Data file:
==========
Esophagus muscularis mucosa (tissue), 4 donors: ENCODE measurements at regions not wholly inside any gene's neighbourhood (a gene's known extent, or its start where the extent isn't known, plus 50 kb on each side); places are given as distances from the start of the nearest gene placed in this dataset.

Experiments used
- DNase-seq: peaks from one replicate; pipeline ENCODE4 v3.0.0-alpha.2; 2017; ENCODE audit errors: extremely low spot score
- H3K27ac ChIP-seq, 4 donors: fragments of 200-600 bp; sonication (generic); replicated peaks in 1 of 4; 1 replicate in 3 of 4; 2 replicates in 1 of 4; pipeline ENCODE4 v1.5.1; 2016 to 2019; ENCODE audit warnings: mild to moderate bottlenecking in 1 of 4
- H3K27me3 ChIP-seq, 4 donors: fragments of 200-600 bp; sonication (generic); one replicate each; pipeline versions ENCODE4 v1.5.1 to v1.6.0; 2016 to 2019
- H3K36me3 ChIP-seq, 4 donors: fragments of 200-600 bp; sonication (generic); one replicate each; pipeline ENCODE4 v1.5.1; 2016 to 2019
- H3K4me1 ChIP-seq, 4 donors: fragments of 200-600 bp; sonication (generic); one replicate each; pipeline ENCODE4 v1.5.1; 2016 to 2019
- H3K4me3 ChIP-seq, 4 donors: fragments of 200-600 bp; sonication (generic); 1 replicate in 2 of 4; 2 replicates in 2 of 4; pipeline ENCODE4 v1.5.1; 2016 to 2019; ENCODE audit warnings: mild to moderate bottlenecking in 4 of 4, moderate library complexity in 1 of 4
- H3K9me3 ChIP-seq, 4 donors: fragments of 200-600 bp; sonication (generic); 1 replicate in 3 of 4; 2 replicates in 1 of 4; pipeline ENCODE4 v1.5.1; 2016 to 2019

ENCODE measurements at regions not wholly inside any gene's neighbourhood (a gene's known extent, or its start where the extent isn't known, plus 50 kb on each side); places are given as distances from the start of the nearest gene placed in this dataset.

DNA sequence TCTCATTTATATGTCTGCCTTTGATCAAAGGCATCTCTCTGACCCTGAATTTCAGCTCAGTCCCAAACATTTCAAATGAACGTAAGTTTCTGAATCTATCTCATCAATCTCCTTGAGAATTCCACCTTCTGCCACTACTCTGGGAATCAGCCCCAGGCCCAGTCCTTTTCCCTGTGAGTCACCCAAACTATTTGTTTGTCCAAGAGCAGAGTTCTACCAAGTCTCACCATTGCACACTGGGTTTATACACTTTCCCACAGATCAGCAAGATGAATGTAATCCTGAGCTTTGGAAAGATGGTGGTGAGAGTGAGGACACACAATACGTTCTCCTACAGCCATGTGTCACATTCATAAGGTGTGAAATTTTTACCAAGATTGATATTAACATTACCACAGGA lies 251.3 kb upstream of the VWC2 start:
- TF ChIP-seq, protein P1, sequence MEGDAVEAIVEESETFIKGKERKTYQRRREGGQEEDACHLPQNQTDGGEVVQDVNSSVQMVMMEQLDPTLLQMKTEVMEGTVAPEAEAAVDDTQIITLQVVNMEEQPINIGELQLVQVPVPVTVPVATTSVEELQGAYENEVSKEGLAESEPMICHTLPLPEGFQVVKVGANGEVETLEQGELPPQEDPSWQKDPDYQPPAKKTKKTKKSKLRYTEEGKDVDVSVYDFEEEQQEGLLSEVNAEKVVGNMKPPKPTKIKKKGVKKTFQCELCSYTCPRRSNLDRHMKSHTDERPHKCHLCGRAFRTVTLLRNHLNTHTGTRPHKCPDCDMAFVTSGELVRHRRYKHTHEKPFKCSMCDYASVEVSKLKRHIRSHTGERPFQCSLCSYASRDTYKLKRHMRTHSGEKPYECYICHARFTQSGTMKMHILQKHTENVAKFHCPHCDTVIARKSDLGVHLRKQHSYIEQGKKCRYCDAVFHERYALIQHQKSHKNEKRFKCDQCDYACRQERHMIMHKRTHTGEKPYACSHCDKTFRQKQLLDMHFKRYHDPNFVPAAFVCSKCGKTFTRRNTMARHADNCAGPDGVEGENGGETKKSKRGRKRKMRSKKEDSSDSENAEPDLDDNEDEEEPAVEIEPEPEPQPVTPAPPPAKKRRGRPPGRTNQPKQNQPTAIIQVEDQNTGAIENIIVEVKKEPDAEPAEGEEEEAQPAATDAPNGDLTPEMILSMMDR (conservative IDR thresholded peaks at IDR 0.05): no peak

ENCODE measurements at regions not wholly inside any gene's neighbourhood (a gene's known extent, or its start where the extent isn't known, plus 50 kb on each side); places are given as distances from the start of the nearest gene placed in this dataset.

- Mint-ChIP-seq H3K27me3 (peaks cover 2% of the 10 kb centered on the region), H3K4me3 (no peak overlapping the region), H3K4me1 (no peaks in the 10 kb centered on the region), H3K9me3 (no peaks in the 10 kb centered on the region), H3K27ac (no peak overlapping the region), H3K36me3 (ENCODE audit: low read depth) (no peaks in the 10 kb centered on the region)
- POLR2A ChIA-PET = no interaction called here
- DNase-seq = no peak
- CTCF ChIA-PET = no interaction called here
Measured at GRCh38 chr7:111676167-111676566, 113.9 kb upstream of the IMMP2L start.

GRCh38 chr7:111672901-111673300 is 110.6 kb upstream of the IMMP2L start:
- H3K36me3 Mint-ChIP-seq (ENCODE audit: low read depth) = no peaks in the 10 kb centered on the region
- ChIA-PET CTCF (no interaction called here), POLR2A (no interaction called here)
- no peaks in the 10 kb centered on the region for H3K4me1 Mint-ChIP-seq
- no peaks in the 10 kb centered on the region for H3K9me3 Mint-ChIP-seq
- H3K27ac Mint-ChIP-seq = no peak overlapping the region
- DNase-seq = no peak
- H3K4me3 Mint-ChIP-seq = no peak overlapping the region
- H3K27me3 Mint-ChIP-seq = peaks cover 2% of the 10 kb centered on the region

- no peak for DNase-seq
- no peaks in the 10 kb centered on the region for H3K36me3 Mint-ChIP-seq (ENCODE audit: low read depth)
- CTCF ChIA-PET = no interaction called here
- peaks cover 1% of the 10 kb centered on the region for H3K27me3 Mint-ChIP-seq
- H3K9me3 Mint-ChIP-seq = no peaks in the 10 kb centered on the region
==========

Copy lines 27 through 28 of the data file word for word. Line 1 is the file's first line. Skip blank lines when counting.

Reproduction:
- H3K27me3 Mint-ChIP-seq = peaks cover 2% of the 10 kb centered on the region

- no peak for DNase-seq